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### Dense and Nowhere Dense Sets

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Date: 04/25/99 at 21:52:47
From: Patrick
Subject: Dense and nowhere dense sets

I have been looking for good definitions of these two terms. I know
this much: A set x is dense in Y if the closure of x equals Y. Nowhere
dense means there are no definable open sets in the collection. I need
better definitions than this, though. Help?

Thanks.
```

```
Date: 04/25/99 at 23:59:37
From: Doctor Tom
Subject: Re: Dense and nowhere dense sets

Hi Patrick,

I think your definition of "nowhere dense" isn't quite right. Better
is this: "A set is nowhere dense if its closure contains no open sets
as subsets" or something like that.

What you need is not better definitions, but a better understanding of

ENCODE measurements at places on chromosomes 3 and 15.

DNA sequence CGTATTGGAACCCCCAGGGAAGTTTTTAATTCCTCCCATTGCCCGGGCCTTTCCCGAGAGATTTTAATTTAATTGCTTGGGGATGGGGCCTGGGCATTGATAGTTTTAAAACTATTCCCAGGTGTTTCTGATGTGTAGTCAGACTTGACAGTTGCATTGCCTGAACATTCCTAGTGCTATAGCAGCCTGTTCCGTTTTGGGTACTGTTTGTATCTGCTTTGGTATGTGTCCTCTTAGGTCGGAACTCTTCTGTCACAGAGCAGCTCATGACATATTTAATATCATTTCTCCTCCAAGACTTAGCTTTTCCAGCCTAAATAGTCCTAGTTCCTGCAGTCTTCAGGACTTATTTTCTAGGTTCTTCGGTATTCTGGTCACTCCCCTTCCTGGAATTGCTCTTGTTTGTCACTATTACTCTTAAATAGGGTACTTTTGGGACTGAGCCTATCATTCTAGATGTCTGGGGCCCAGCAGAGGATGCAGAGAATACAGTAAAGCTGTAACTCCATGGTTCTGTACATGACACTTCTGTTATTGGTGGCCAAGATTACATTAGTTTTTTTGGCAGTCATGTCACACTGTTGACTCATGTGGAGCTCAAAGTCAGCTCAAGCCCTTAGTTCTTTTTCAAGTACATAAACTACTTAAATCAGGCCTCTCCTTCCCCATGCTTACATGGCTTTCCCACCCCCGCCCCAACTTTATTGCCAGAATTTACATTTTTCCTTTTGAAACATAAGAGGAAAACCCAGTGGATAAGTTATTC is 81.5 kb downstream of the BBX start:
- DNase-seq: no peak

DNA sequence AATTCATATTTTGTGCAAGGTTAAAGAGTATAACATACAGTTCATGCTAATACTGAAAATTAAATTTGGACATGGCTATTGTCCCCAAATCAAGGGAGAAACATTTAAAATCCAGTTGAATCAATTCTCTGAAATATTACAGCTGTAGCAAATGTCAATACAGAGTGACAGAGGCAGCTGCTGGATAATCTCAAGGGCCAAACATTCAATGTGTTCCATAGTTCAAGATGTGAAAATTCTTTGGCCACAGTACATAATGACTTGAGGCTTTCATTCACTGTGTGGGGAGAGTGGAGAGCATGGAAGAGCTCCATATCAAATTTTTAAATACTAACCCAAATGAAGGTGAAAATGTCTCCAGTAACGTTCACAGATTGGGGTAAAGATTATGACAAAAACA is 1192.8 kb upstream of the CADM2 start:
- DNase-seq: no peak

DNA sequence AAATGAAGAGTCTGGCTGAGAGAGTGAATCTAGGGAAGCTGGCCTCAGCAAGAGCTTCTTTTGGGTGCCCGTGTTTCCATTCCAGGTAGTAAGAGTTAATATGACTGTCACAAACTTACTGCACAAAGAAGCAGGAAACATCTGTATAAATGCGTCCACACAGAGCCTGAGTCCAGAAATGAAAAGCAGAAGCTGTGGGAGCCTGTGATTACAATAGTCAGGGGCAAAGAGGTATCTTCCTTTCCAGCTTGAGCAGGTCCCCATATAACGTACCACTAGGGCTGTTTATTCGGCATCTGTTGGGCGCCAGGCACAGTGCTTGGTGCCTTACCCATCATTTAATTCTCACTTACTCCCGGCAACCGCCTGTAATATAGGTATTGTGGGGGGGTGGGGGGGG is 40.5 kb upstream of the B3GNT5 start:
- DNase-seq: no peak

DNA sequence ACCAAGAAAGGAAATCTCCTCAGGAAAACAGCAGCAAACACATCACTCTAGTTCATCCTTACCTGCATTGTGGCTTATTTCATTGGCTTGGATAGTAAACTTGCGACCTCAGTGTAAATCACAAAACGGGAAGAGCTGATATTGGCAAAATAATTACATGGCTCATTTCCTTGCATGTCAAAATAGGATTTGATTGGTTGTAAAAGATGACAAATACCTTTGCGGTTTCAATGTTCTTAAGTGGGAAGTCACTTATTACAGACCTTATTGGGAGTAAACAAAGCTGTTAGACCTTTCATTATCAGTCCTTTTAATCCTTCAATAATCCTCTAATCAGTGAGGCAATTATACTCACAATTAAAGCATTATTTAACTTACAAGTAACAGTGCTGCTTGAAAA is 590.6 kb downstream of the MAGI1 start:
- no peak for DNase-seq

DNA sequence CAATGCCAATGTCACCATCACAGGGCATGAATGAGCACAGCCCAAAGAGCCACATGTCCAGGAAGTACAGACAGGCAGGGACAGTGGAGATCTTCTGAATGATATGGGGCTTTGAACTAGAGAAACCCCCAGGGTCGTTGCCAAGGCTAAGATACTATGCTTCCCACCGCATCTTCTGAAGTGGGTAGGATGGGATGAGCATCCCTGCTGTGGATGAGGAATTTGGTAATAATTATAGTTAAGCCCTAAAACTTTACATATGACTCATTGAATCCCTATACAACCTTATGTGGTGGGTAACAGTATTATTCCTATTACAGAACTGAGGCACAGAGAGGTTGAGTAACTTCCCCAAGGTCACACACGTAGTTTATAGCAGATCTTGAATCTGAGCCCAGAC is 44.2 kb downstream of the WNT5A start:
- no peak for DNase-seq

what dense and nowhere dense mean. The definitons above are hard to
understand since they apply to arbitrary topological spaces, some
of which are quite bizarre.

Start by understanding what it means on a simple space - say the real
numbers. A set A is dense in a set B if for any element of B, we can
find a point in A arbitrarily close to it. (This definiton is no good
for arbitrary topological spaces, since there may not be a definition
of distance.)

Nowhere dense means that you can't find even a tiny interval where the
points are dense.

For example, the rational numbers are dense in the reals, since every
real can be approximated arbitrarily closely by rationals.

Any finite set of reals is nowhere dense. In fact, if you have an
infinite set of points that converge to a single point, that's still
nowhere dense. Similarly with an infinite set of points that approach
a finite number of points.

- Doctor Tom, The Math Forum
http://mathforum.org/dr.math/
```
Associated Topics:
College Analysis
High School Analysis
High School Sets

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